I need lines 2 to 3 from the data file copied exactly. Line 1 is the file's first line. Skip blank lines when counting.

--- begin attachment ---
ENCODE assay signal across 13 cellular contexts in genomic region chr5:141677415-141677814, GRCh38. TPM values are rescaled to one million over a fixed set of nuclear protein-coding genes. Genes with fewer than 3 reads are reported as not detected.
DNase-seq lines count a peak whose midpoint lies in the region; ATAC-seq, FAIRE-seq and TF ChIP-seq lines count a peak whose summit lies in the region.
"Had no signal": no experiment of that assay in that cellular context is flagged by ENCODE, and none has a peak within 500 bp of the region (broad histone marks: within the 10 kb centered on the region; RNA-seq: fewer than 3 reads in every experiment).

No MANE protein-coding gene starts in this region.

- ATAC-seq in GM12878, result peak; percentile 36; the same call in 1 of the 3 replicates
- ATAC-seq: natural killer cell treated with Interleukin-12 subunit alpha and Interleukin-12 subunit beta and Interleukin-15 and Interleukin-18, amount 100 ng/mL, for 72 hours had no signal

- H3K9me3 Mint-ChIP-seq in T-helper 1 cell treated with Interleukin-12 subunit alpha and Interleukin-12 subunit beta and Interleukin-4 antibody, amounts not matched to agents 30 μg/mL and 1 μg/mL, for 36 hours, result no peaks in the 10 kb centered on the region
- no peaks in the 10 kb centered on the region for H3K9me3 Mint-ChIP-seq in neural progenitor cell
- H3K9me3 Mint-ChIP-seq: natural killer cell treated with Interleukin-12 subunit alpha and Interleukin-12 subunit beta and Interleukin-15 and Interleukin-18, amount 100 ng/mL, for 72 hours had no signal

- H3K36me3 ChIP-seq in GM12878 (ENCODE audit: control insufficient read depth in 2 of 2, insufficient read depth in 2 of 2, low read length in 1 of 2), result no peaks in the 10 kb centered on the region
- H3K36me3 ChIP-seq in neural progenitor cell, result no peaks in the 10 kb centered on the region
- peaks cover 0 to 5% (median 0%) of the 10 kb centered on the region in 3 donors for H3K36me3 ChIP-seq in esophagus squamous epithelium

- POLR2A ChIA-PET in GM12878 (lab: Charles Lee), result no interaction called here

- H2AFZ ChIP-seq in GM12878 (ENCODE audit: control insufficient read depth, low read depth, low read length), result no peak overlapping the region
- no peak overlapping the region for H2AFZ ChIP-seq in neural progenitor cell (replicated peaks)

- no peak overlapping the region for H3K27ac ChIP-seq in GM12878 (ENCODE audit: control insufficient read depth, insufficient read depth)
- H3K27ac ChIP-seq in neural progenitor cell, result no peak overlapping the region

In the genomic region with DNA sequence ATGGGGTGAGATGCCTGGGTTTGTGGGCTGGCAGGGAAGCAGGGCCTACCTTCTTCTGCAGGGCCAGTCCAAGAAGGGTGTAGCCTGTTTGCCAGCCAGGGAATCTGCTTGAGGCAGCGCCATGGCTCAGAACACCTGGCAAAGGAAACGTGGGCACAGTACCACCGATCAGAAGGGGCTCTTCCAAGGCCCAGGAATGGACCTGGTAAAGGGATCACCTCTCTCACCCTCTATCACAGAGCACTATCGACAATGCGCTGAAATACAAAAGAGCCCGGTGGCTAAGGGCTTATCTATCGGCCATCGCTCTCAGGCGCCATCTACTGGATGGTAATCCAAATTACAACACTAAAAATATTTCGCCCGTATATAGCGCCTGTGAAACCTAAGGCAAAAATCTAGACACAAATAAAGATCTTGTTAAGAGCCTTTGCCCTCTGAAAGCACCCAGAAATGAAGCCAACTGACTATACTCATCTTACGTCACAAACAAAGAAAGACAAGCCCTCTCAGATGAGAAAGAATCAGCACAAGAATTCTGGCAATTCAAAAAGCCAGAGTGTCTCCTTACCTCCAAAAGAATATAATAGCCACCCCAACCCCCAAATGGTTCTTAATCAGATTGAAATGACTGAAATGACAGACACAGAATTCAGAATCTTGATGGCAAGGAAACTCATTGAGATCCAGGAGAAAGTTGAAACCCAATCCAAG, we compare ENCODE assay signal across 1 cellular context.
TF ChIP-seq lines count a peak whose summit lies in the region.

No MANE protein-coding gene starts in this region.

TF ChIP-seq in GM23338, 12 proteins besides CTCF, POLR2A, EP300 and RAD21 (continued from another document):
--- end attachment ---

DNase-seq lines count a peak whose midpoint lies in the region; ATAC-seq, FAIRE-seq and TF ChIP-seq lines count a peak whose summit lies in the region.
"Had no signal": no experiment of that assay in that cellular context is flagged by ENCODE, and none has a peak within 500 bp of the region (broad histone marks: within the 10 kb centered on the region; RNA-seq: fewer than 3 reads in every experiment).